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ORIGINAL ARTICLE
Acta Orthop Traumatol Turc 2012;46(5):346-352 Efficacy of sonographically guided
intra-flexoral sheath corticosteroid injection
in the treatment of trigger thumb
Mohsen MARDANI-KIVI1, Farivar Abdullahzadeh LAHIJI2, Ali Babaei JANDAGHI3,
Khashayar SAHEB-EKHTIARI4, Keyvan HASHEMI-MOTLAGH4
1Department of Orthopedics, Guilan University of Medical Sciences, Rasht, Iran; 2Department of Orthopedics, Shahid Beheshti University of Medical Sciences, Tehran, Iran; 3Department of Radiology, Guilan University of Medical Sciences, Rasht, Iran; 4Orthopedics Research Center, Guilan University of Medical Sciences, Rasht, Iran Objective: The aim of this study was to determine the efficacy of sonographically guided intra-flexo-
ral sheath corticosteroid injection in the treatment of trigger thumb.
Methods: This study included 112 trigger thumbs of 104 patients (7 males, 97 females; mean age:
52.11 years) studied prospectively from 2009 to 2011. All patients experienced pain, tenderness, dis-
comfort and/or triggering with flexion/extension of the thumb and palpable nodules at the level of the
A1 pulley. Ultrasonographically guided corticosteroid injection was performed on all affected thumbs.
Thumb improvement was evaluated using the Quinnell grading system and patients were followed up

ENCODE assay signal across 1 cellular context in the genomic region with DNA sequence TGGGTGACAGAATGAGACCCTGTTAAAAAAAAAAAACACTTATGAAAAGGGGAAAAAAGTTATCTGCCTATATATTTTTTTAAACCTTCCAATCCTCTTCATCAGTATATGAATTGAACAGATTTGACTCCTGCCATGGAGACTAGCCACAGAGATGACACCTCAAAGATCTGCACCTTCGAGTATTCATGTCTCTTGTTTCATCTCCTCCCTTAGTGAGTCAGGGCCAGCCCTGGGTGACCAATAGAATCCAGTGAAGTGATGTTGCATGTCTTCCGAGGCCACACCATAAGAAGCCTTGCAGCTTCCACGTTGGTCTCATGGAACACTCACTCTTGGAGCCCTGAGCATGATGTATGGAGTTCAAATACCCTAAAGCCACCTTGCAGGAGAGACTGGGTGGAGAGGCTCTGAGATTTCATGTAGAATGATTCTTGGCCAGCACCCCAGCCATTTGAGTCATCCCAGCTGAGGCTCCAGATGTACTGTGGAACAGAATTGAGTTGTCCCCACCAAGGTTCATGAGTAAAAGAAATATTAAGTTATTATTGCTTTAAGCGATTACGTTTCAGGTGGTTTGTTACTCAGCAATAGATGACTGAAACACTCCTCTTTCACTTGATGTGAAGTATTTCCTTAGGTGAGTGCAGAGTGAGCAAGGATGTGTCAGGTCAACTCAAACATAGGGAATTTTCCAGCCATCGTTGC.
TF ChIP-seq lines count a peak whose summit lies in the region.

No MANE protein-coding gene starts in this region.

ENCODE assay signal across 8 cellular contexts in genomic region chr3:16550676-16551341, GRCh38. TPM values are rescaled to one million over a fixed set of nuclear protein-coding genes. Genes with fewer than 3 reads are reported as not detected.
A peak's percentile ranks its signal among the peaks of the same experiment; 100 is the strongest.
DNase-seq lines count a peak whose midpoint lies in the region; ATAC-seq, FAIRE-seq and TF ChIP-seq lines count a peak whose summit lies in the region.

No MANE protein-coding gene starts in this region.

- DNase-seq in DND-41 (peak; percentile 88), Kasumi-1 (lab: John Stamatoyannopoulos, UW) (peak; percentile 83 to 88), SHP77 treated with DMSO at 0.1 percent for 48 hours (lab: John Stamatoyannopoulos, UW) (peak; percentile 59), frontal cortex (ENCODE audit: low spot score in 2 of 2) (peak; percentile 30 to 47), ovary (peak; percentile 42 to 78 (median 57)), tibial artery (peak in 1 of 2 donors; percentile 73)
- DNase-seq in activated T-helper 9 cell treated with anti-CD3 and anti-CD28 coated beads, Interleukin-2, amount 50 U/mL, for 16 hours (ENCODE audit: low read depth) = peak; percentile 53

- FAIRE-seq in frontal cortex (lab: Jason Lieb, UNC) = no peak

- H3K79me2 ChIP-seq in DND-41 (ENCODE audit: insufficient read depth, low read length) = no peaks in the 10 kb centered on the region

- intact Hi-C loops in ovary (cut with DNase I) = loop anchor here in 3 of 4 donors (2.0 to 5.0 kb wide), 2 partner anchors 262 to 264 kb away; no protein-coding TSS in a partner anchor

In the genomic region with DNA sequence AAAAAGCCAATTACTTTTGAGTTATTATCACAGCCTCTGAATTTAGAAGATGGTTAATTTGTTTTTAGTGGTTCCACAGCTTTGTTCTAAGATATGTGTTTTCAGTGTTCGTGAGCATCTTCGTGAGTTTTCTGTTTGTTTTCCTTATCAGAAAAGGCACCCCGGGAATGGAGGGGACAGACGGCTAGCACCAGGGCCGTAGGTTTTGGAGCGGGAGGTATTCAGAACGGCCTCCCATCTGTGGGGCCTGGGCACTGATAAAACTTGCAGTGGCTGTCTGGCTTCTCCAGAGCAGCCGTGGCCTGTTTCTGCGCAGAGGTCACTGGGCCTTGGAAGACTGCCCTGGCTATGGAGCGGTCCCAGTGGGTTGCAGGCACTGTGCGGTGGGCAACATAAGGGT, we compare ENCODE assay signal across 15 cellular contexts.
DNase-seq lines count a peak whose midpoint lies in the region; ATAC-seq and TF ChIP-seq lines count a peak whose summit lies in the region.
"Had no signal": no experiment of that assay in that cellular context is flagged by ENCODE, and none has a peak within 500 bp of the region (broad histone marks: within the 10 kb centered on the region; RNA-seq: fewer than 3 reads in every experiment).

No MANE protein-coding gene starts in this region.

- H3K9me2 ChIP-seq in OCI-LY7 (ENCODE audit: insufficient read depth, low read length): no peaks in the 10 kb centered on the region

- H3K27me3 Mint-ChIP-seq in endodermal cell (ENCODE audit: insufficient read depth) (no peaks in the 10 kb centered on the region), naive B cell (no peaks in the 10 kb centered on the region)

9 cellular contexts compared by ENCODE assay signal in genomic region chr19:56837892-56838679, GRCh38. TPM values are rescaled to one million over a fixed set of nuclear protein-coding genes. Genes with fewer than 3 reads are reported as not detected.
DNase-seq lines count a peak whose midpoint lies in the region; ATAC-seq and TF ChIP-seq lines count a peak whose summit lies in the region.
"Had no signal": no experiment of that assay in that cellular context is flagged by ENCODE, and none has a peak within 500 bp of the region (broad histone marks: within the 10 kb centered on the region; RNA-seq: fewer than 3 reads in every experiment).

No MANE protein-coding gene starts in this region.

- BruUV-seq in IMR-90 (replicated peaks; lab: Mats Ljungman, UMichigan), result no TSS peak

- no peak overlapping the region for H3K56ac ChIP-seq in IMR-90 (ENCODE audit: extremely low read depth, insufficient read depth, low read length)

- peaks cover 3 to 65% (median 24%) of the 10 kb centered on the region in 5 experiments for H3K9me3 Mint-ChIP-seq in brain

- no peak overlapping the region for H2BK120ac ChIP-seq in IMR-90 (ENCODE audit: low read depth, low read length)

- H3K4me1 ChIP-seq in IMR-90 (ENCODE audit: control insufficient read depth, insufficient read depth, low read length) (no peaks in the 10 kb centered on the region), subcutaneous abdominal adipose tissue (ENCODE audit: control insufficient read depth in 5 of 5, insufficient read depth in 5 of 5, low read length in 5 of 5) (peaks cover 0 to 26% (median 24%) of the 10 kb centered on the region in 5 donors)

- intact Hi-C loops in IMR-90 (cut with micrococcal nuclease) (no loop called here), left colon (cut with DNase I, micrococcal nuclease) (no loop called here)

for one year.
Results: All 112 thumbs received one ultrasonographically guided corticosteroid injection. Fifteen
thumbs (13.4%) needed re-injection and/or surgery during their one year follow-up. Eight (53.3%) of
these 15 cases, had a pre-treatment Quinnell Grade of 4, six (40%) thumbs were Grade 3 and one
(6.7%) was Grade 2. Twelve were re-injected, two underwent surgery without re-injection and one
underwent surgery after showing no improvement following re-injection. There was a significant
reduction in the post-injection Quinnell grade (p<0.0001). One year after the initial injection, 108
thumbs (96.4%) were completely symptom-free.
Conclusion: Sonographically guided intra-flexoral sheath corticosteroid injection is an effective
method in the treatment of trigger thumb and reduces the need for surgery.
Key words: Corticosteroid injection; tenosynovitis; therapeutic; trigger thumb; ultrasound.